Reviewing the Rule
Avoid contract confusion by examining this age-old regulation.
In a series of cases culminating in two recent
decisions, the Maryland Court of Appeals clarified the scope and application of
the rule against perpetuities in a broad range of real estate transactions.
While the rule’s enforceability varies from state to state, commercial real
estate pros in all markets need to understand how this often-ignored and
frequently misunderstood common law can affect their deals. Carefully drafting
contracts and documents and understanding state laws can help to ensure commercial
real estate transactions do not violate this centuries-old rule.
complex, the rule against perpetuities is stated clearly in Selig v. State
Highway Administration: “No interest is good unless it must vest, if at all,
not later than 21 years after some life in being at the creation of the
interest.” In essence, the rule prevents the enforcement of a provision that
may tie up a real property interest for more than 21 years after the death of
all concerned individuals living at the time the provision was drafted. The
rule’s original purpose was to force the timely exercise of real estate
interests to prevent uncertainty of title and to encourage owners to make
effective use of their property. That original function still is applicable,
which helps to explain its durability through the years.
the rule’s theoretical complexity, many states have passed uniform legislation
to modify the rule and some have abolished it. However, in those states where
the traditional rule still is recognized, courts apply it to deeds, wills, and
real estate contracts. In these states, the rule against perpetuities is
capable of creating serious and unexpected problems for commercial real estate
professionals. Specifically, if a provision in a real estate contract or deed
violates the rule, the provision is unenforceable. Failing to recognize and
address these problems in commercial real estate contracts can result in lost
opportunities to sell or develop properties. The challenge for many commercial
real estate investors is to recognize when the rule is implicated and when it
has the potential to alter a transaction. Understanding how the courts ruled in
Maryland offers some perspective on how the rule can affect commercial real
Arundel Corporation v. Marie is a prime example of how the rule against
perpetuities can alter an entity’s expectations in a commercial real estate
transaction. In 1960, the original property owners of a valuable tract of land had
signed a deed promising Arundel Corp. that upon the land’s sale, the company
would have the first right to purchase the property for $2,250 per acre. When
the original property owners died more than 40 years later, their estate sought
to sell the property free of the right of first refusal. The estate argued and
the court agreed that the promise violated the rule against perpetuities. As a
result, Arundel Corp. was denied the first opportunity to purchase the sizeable
tract of land for a nominal amount.
case clearly demonstrates the importance of carefully drafting documents that
deal with future real property interests, particularly rights of first refusal,
to ensure their enforceability. The case also demonstrates that attentive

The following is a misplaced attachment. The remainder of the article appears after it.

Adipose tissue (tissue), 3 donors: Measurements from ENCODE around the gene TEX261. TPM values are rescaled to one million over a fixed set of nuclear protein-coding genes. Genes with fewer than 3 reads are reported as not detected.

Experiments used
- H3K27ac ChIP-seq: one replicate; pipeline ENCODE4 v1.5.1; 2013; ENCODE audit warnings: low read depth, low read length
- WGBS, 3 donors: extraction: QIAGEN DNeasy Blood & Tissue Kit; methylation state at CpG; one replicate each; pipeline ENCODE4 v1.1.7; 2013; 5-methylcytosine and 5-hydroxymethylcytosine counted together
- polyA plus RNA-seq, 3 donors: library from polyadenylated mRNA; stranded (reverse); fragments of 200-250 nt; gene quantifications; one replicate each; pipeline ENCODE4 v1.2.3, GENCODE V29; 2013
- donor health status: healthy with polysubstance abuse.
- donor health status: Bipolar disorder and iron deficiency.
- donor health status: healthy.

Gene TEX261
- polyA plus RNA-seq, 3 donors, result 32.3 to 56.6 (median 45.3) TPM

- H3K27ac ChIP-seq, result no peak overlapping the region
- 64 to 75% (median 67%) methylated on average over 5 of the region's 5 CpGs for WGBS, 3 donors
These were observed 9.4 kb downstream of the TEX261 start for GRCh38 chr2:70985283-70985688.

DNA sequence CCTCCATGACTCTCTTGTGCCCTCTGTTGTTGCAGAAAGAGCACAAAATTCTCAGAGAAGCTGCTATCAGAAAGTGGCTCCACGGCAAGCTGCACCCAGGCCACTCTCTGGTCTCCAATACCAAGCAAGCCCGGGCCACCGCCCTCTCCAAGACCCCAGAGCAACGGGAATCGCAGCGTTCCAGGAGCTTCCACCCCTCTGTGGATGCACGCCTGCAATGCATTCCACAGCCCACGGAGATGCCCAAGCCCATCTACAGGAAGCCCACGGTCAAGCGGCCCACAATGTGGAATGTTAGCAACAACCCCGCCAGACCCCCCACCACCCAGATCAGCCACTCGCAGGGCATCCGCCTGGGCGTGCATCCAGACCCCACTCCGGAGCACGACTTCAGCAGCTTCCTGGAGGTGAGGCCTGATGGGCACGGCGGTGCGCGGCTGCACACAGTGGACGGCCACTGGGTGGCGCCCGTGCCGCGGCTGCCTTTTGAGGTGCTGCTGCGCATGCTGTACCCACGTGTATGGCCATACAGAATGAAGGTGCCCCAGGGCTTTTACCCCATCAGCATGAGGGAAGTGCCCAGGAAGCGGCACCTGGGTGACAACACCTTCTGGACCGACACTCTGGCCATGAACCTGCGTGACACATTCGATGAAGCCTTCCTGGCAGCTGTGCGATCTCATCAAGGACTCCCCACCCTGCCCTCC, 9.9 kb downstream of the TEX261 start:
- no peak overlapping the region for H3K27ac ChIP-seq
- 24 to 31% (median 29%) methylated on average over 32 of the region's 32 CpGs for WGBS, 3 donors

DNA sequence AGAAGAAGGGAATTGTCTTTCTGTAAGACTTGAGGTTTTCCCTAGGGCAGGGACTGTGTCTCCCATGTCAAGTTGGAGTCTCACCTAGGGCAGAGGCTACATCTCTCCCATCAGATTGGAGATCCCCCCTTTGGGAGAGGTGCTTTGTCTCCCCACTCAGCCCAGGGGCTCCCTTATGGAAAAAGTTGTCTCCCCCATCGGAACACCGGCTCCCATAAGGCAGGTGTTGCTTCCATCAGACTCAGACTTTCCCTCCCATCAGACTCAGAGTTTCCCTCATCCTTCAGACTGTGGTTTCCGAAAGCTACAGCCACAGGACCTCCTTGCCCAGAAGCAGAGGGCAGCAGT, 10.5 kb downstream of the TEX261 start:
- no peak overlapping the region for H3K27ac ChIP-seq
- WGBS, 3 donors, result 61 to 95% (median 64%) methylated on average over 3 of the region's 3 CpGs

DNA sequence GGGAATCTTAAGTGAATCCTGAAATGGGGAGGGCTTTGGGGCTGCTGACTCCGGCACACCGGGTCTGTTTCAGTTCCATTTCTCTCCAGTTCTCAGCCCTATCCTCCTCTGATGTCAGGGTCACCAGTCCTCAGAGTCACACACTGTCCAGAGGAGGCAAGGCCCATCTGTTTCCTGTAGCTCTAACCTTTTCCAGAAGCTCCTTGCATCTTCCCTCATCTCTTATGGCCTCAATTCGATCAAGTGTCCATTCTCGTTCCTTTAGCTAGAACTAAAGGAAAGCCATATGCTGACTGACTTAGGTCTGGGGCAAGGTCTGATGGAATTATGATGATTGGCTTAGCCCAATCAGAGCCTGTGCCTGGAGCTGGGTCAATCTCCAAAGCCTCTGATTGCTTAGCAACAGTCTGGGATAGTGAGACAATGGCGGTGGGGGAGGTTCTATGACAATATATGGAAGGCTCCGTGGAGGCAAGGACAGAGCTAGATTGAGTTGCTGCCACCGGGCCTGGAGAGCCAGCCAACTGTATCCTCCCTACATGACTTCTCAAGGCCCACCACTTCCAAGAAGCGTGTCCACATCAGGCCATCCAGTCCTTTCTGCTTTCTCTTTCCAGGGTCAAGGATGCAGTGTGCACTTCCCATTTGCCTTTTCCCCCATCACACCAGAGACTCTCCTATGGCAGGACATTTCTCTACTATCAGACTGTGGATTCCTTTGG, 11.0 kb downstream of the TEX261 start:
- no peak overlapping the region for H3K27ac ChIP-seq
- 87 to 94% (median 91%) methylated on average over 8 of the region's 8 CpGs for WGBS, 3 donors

commercial real estate professionals can avoid problems in enforcing rights of
first refusal by negotiating a certain dateline in the prospective purchaser’s
ability to assert the right.
in Selig, the court determined that the rule against perpetuities did not apply
and that a property owner’s right to enforce a promise to re-purchase real
property was intact. In a 1978 deed, the property owner conveyed the property
to the Maryland State Highway Administration. The deed included language giving
the owner or his successor the right of first refusal to re-purchase the
property at a set price for an unlimited time period.
language violated the rule against perpetuities. Perhaps presuming the
provision was unenforceable, the State Highway Administration then re-sold the
property to a third party without first offering it back to the original
owner’s successor. The court determined that state legislation in effect at the
time the deed was signed created an exception to the rule against perpetuities
and that the original owners were entitled to re-acquire the property from the
implications of these recent cases are clear: Future interests in commercial
real estate are not always enforceable. In Arundel, the rule had serious
implications because the corporate entity relied on a right contained in a
40-year-old deed, only to learn that the right did not exist. On the other
hand, in Selig, the State Highway Administration incorrectly assumed a right of
first refusal was unenforceable under the rule, and after selling the property
to a third party, learned that the party seeking to enforce the right of first
refusal was entitled to the property.
key to avoiding situations like these is the ability to recognize potential
rule against perpetuity issues when evaluating and drafting transaction
documents. To help avoid problems, have legal counsel review transaction
documents that contain a property interest that is executed years before
property is to be conveyed, a right of first refusal, an indefinite settlement
date, and an interest in a will or trust, particularly those with property
rights contingent on an occurrence, such as death, and/or without a contingency
document provisions contain potential rule against perpetuities concerns,
carefully research state law on the topic as well as the law existing at the
time the document was executed.
it is important to beware of rights of first refusal that offer property at a
set price well below market value. In general, if a document’s provisions sound
too good to be true, they very well may be too good to be enforceable in court.